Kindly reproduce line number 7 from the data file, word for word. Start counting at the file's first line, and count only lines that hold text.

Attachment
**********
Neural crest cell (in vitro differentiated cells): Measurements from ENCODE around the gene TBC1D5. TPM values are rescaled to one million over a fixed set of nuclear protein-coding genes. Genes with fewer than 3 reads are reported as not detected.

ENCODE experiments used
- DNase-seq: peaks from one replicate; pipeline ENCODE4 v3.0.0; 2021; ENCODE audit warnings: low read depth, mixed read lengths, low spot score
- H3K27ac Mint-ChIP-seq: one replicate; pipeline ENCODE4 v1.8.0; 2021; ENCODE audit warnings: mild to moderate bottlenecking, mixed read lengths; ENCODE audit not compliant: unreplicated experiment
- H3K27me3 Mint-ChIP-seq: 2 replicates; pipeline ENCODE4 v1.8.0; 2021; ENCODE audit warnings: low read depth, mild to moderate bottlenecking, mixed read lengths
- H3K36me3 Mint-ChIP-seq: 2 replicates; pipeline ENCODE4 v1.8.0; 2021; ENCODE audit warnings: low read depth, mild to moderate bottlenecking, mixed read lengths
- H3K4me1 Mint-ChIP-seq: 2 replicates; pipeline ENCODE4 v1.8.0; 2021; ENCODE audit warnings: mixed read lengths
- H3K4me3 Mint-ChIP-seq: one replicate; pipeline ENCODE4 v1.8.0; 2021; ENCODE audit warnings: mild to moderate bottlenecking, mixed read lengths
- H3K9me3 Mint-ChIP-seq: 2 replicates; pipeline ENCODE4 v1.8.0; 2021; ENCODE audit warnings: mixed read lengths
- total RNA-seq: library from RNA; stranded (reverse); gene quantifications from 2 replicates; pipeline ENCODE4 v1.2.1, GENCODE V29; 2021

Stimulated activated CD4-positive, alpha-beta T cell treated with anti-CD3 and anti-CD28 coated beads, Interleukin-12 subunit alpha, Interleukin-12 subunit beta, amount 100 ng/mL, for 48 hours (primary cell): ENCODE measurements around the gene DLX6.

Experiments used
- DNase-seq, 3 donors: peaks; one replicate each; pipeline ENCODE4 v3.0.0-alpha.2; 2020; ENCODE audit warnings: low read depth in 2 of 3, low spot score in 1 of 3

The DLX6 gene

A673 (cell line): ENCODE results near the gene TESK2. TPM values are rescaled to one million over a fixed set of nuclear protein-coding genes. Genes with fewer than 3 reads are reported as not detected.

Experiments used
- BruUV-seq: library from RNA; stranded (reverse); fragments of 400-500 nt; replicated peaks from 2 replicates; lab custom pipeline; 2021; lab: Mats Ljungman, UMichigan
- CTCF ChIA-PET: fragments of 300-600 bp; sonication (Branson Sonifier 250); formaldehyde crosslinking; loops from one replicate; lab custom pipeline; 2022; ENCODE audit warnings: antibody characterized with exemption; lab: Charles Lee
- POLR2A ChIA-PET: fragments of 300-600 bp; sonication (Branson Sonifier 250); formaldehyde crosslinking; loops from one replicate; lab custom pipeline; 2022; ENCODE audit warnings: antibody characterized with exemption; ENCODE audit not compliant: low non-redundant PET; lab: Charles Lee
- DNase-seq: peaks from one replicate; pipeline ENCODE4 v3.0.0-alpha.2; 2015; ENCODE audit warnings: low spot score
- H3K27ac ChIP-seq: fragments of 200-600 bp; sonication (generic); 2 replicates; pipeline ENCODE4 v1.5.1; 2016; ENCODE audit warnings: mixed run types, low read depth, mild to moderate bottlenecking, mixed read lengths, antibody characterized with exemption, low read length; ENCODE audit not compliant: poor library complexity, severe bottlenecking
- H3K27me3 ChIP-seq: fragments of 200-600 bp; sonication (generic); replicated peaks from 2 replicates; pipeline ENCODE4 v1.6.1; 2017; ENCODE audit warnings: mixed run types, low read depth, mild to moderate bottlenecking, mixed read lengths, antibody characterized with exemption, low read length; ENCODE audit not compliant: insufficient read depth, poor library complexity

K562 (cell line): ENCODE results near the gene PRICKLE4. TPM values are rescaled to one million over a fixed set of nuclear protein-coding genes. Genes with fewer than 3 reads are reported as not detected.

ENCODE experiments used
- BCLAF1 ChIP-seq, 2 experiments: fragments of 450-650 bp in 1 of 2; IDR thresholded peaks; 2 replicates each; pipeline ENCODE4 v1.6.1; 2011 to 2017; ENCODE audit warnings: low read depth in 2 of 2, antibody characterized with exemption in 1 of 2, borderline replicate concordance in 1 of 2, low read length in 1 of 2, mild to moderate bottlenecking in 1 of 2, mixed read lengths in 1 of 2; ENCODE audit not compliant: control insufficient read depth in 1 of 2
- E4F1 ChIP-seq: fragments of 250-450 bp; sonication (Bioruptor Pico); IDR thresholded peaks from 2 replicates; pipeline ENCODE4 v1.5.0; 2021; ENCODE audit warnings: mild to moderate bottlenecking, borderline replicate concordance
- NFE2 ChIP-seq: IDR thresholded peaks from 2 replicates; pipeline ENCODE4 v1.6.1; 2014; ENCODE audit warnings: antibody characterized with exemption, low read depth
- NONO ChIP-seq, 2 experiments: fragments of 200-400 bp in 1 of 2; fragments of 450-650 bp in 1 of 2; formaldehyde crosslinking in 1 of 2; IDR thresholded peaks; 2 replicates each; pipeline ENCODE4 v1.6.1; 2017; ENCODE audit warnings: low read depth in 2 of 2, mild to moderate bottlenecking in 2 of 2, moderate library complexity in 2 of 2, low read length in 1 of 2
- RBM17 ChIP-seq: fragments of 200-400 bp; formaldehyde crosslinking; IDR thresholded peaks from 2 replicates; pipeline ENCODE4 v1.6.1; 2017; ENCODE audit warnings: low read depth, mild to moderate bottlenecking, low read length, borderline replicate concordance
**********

- H3K4me1 Mint-ChIP-seq: 2 replicates; pipeline ENCODE4 v1.8.0; 2021; ENCODE audit warnings: mixed read lengths